Saturday, 6 April 2019

Party Party!


What a lovely way to spend a Saturday: helping Liz celebrate a big birthday with lots of her friends!

Silk ribbon embroidery was the order of the day, with two different designs on offer and lots of scope for individual interpretation.  We stitched, shared stories and marveled at our creations.  Silk ribbons can be used in lots of ways to form beautiful flowers.  Starting with simple woven roses, the group soon got adventurous and were willing to try more complex stitches.  Adding a bit of bling in the form of seed beads and Kreinik threads elevated the work to mini masterpieces. 



If you'd like to celebrate a special occasion or just get together with a group of friends I'd be happy to host your party at my studio.  Why not drop me a line at cketteman@aol.com

Wednesday, 13 March 2019

Doodling



Doodling - we all do it!  In meetings, my papers are always peppered with swirls and curlicues, stars and boxes.  Waiting on hold on the telephone, my pen wanders to any scrap of paper within easy reach and a mass of lines and shapes unfold.

It's not dissimilar in stitching.  A recent re-discovery of a book advocating just such practice and a chance donation of some new crewel wool has inspired me to take needle to linen and just see where these lovely threads take me!  A chance to relax and unwind, a little bit of inner peace.

Friday, 8 February 2019

Samples for the consideration of Lady Makins






 

Finished at last!  For the last two and a half months I have been wrestling with ideas for the new Gifted Exhibition that Textila 3 are showing at Gawthorpe Hall.









The inspiration part was easy, I was immediately drawn to a beautiful cream silk bodice with iris embellishment that belonged to Lady Makins and was donated by the Parish family.  Through conversations with the curatorial team at Gawthorpe Textile Collection, I learned that similar dresses would be worn only a few times before they were discarded or more probably, re-worked.  An early take on the concept of disposable fashion.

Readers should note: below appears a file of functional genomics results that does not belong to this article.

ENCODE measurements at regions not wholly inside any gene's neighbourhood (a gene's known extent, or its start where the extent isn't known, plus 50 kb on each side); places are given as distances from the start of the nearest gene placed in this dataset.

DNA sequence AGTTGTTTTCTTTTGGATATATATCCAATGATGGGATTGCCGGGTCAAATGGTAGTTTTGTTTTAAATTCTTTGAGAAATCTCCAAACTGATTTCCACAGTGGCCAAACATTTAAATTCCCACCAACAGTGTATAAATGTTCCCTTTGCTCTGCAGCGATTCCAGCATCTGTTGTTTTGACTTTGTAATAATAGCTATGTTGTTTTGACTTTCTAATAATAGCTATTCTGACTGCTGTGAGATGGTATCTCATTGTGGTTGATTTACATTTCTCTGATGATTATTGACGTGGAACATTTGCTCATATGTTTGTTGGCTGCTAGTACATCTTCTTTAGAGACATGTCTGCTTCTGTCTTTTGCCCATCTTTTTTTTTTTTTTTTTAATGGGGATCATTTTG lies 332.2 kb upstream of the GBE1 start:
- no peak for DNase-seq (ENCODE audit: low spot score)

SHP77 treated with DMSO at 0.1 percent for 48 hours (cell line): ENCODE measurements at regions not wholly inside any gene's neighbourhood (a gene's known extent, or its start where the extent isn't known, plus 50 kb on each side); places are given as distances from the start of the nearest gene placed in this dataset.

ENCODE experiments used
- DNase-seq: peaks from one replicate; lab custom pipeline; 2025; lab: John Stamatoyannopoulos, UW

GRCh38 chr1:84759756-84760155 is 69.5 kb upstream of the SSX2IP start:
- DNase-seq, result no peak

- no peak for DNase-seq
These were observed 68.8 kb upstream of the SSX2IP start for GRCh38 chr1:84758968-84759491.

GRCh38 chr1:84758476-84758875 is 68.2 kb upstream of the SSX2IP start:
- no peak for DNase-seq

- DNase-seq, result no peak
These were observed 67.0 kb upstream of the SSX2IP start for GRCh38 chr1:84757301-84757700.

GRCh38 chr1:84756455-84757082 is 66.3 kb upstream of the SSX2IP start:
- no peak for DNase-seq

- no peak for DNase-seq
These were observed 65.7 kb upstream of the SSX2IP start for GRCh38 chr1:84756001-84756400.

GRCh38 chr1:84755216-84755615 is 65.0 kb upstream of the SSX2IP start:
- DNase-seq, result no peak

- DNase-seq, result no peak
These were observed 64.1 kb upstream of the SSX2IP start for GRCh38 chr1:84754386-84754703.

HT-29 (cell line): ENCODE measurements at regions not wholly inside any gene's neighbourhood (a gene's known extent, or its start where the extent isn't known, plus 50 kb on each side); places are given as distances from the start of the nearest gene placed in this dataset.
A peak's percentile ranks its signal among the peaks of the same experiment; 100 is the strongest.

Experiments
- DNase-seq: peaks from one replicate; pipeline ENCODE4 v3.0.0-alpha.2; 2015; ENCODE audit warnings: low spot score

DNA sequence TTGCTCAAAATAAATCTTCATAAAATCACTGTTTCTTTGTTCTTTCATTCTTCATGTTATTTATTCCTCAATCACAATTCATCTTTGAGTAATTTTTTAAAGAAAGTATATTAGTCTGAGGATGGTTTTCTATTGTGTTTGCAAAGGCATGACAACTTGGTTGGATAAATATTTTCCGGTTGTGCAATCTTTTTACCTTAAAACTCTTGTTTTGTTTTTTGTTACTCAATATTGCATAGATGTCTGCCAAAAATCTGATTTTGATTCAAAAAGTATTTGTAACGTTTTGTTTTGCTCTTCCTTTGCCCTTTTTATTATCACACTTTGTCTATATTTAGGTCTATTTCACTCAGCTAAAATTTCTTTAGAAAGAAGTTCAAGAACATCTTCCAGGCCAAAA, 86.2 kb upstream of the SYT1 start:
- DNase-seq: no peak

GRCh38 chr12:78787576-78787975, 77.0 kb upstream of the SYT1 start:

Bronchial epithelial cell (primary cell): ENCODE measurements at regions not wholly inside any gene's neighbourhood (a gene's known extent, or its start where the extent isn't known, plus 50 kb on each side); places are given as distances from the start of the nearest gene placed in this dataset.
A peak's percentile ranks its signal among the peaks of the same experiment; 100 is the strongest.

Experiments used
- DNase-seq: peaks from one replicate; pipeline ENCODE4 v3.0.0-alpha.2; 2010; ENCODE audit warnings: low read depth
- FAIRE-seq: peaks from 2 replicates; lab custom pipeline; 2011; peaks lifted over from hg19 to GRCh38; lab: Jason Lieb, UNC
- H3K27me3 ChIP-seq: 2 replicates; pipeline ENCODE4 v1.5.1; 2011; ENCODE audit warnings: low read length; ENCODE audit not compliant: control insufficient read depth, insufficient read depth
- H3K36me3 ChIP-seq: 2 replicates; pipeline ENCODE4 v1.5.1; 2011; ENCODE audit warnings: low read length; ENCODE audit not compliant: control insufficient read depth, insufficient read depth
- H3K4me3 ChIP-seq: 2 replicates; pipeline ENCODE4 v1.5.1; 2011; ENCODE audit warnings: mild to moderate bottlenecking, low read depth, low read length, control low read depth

I used the iris motif to create my own stencils for devore printing.  I printed 3 different types of silk-viscose fabrics which could be offered to Lady Makins to make an alternative dress.






Presenting these as a mood board, allows the viewer to see my inspiration and design development from raised-work flower to printed fabric and contemporary interpretation of the iris embellishment using simple wire shapes.

Wednesday, 16 January 2019

Inspired


Inspired?  Well maybe!  Having spent a few months in the creative doldrums, not to mention the distraction of Christmas, I needed to get my act together to make a sample for the forthcoming Textilia 3 exhibition at Gawthorpe Hall.  Taking inspiration from a collection of items that had been given to Miss Rachel B Kay-Shuttleworth, I have to produce a suitable response.

I chose a silk bodice which was described as 'worn by Lady Makins'.  It had raised-work irises running diagonally across the garment. The curators told me that the bodice would have been worn only a few times before it was discarded, but most likely re-modelled.  It struck me that this was the last word in disposable fashion.  I started to wonder what would Lady Makins choose as an alternative?  The devore printing technique had been recently invented and was very popular at the turn of the 20th Century.

After a series of disastrous experiments with devore paste and layers of different types of fabric, I had to revert to standard devore fabric.  This small 4x4" sample will be used to introduce each of the participating artists.  My sample is 3 layers of silk-viscose satin, velvet and georgette fabric, cut back to reveal each piece which I hope is reminiscent of a fabric sample book.

Thursday, 3 January 2019

Happy New Year!


New Year and new creative adventures.  Here are a couple of things that I was making during December. These little robins were made as gifts - there are 4 of them flying around!  The prototype started out as a stitched bird (below) but the fully fledged version had a coat of bright red feathers made from tiny strips of sari silk.